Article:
Conversely, one could contend that it is experts who drive cognitive innovation through the gradual extension and increasing sophistication of certain cognitive norms. The idea here is that innovation cannot be pinned down to any one individual but is instead a state of increasingly communal complexity contributed to by multiple highly skilled individuals (I take this to be Fabry’s core insight). Examples of this latter circumstance can be seen in scientific communities with regards to what Rebecca Kukla (2012) refers to as “radically collaborative” projects in which it is not possible to pinpoint who is truly deserving of epistemic credit. For example, one paper published in the discovery of the Higgs Boson had over 1,500 authors (ATLAS collaboration 2015) [Indeed CERN have interesting regulations regarding who should be deserving of epistemic credit in the publishing of findings (see Galison 2003 for a discussion)]. But this can also create complicated issues surrounding who at assign epistemic credit (Kukla 2012) and blame for misconduct (Helgesson & Eriksson 2018). As Kukla notes, this issue is particularly vexed in communities of inquiry like biomedical research where there are non-human actors – e.g. companies – with financial interests.
Of course, it is almost certainly likely to be some combination of expertise and novice-hood – hence, this in some ways a recapitulation of Thomas Kuhn’s (1977) “essential tension” between innovators and conservatives in a community of enquiry. Kuhn was concerned to try and understand the balance between, on the one hand  maintaining an adequate level of communication between all members of the community through a common theoretical vocabulary and accepted theoretical assumptions (etc.). This can be very difficult if every member of the community is constantly innovating and ‘ploughing their own furrow’ (as is shown in mathematical population models by Zollman (2010) and others). And on the other hand , if the community is too conservative the exploration of the relevant problem spaces becomes stunted and ultimately cannot adequately tackle the problems in a manner that is sufficiently effective. Working out how to handle this tension between these conservative and innovating forces is a complex theoretical and empirical matter (see week 23 for a discussion of Fred D’Agostino’s (2008) naturalisation of this division).
3. How strongly should we take the embodied aspect of doing mathematics? Fabry argues strongly for the notion that both neural and bodily factors are important constraints for considering how mathematics is actually performed. I.e. mathematics cannot just take on any logical shape but is constrained by what kinds of computational power a human brain can produce, and what regions are involved with this. Fabry’s point is that the limits of computational power has been shifted by the creation of more improved computers (also see Bailey & Borwein 2005 for a detailed discussion of how computers have altered what kinds of mathematical problems can be computed; and the interesting disputes this caused within the mathematics community about whether to accept mathematical proofs that had been devised by machines but could not feasibly be checked by humans). But there is also the notion here that the brain structures involved also shape how humans tackle mathematics. For instance, convergent evidence from neuropathological studies, behavioural experiments, and neuroimaging studies indicate that there is a significant cognitive and cortical overlap in the processing of mathematical and spatial phenomena: e.g. Geerstman’s syndrome, the SNARC effect, etc. (Dehaene 1997).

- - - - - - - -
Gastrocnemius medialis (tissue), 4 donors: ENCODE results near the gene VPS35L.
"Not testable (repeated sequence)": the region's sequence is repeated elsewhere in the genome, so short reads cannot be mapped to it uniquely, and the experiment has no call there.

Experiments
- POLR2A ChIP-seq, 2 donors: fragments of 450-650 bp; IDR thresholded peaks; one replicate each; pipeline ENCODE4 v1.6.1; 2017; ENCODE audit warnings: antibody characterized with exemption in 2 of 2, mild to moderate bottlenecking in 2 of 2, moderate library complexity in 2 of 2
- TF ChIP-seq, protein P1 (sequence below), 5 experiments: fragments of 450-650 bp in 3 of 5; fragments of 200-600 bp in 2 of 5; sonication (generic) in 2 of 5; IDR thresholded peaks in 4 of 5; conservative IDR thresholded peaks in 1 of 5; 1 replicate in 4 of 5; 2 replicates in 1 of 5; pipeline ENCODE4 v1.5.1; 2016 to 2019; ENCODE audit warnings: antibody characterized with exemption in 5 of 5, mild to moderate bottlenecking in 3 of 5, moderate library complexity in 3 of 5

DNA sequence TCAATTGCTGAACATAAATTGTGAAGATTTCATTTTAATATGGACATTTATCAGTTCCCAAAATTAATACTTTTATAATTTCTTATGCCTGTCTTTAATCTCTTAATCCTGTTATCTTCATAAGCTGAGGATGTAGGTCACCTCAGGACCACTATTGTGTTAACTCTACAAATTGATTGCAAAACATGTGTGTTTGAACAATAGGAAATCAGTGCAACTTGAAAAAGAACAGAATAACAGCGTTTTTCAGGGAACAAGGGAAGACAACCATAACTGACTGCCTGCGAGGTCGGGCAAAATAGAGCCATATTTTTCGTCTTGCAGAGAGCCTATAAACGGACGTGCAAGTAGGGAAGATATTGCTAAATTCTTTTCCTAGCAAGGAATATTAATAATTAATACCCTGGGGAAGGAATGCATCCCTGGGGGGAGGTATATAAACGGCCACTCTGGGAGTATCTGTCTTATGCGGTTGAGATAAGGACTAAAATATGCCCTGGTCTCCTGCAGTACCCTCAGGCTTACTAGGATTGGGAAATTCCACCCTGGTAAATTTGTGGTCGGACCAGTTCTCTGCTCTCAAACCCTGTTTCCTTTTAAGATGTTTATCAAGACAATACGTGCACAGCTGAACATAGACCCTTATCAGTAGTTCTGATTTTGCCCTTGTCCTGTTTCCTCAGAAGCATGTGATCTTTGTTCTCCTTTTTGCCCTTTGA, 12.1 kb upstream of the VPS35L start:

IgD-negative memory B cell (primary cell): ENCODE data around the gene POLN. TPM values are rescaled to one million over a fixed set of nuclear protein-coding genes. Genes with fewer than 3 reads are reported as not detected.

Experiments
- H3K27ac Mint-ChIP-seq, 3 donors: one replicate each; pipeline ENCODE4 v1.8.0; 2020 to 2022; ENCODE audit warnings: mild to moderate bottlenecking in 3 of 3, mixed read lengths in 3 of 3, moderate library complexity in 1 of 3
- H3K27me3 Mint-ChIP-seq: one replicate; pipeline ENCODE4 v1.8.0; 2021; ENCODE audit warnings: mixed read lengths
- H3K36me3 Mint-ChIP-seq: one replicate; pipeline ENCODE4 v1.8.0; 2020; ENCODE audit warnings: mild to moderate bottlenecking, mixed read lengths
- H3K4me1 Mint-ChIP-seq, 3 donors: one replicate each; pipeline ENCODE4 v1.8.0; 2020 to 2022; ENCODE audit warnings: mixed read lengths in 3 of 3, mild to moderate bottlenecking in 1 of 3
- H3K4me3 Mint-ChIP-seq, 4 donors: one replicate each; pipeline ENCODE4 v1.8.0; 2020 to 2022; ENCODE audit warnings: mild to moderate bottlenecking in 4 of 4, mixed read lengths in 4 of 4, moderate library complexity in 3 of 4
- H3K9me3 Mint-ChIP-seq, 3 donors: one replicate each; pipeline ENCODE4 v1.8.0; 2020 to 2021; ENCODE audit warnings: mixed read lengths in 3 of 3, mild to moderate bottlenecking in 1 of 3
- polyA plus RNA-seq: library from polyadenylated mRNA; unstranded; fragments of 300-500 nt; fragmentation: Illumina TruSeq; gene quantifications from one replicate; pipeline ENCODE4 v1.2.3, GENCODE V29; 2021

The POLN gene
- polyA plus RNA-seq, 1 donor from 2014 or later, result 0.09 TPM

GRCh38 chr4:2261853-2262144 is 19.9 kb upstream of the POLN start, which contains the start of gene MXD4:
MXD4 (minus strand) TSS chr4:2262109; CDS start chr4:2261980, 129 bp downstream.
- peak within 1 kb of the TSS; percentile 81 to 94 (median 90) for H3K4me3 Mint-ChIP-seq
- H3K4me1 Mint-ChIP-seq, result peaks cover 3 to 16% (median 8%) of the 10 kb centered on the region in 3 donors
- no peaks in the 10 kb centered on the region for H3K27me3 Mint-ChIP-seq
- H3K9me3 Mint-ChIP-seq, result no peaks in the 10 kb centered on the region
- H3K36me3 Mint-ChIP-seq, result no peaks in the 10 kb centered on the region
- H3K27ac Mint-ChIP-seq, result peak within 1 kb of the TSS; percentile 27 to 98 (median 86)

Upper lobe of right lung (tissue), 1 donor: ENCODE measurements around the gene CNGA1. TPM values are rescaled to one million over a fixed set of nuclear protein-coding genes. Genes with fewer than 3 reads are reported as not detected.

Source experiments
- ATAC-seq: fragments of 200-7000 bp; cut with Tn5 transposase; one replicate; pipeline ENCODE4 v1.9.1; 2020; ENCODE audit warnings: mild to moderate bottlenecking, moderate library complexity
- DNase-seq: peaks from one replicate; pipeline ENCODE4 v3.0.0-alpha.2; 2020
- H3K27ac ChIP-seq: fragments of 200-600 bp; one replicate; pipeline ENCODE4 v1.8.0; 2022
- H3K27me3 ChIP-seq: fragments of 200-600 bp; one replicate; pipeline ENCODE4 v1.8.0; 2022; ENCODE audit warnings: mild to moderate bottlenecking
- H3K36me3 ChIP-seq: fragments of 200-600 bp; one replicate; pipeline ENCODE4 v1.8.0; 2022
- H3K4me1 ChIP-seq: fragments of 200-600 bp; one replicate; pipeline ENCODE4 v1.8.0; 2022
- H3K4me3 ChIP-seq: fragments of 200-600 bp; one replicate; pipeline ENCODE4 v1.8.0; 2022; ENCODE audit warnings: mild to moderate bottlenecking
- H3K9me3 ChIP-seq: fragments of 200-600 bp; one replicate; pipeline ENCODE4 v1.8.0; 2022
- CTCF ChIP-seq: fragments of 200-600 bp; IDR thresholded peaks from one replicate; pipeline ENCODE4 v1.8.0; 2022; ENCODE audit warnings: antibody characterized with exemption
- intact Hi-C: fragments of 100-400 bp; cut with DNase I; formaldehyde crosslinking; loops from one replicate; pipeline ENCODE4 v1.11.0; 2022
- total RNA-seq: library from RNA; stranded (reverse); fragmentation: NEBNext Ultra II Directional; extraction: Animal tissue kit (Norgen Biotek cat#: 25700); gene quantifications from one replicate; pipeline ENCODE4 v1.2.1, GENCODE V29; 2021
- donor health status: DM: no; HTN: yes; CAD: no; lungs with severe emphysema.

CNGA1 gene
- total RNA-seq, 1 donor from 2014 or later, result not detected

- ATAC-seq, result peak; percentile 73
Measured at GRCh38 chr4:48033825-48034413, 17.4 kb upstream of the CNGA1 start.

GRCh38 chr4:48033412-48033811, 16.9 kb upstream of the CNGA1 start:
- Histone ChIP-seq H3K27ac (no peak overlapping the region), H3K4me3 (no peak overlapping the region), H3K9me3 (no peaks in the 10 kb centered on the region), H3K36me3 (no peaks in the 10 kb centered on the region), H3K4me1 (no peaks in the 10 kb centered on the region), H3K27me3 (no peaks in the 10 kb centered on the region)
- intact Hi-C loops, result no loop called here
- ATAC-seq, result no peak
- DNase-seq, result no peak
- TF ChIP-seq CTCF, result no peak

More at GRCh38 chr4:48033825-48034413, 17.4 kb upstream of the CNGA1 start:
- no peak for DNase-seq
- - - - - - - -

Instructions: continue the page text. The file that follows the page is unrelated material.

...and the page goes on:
But Fabry is also arguing that the body is a strong constraint in human mathematical reasoning. This seems like a radical claim that might be too hard to hold. In the case of neurological constraints, although there is some degeneracy, neuropathological constraints show that damage to the intraparietal sulcus severely limits the extent to which an agent can engage in mathematical reasoning. In contrast, severe damage to a human body does not seem to elicit the same kind of constraint. There are famous cases of blind and paralysed mathematicians. As such, it does not seem that bodily constraints are as important for mathematical reasoning as neurological constraints.
4. The case study of computation is quite wide: how do we pin down vertical collaboration and intergenerational cognitive innovation in a more concrete fashion? Lastly, any study of culture and cognition struggles to handle the complexity of the multiple webs of relations in these ecologically salient case studies. Fabry’s case study of computation is good in some regards because it picks out a discreet cognitive phenomenon. On the other hand, the case is very vast in terms of the various kinds of patterned practices (Roepstorff et al 2010) that could be at play here. I wonder whether it might be worth first tracing a particular cognitive tool or specific innovation in computation and tracing the amendments in fine detail (to be fair, Fabry’s discussion of the relationship of Ada Lovelace and Charles Babbage is exemplary).
And perhaps this is already done by historians of mathematics and science. Indeed an excellent example, that is not too tangential, is Nancy Nersessian’s (1984) awesome work on how James Maxwell Clerk’s on the field equations of electromagnetic radiation were massively influenced and brought together by his peculiar socio-cultural milieu of people and epistemic tools: being trained in the Scottish geometrical approach to mathematics; meeting Faraday and his diagrams on force fields; the pervasive mechanistic philosophy in Victorian Britain at the time; as well as other important teachers and other figures who heavily shaped and contributed to how he tackled the problem. As Nersessian puts it:
“These sociocultural factors, taken together with cognitive factors, help to explain the nature of the theoretical, experimental, and mathematical knowledge and the methodological practices” (2005, p. 21)
Nersessian, like Fabry, argues that it is only by taking into account all of these factors that one can properly understand how cognitive innovations like scientific discoveries are actually made. And that doing so demonstrates that they are thoroughly distributed cognitive phenomena.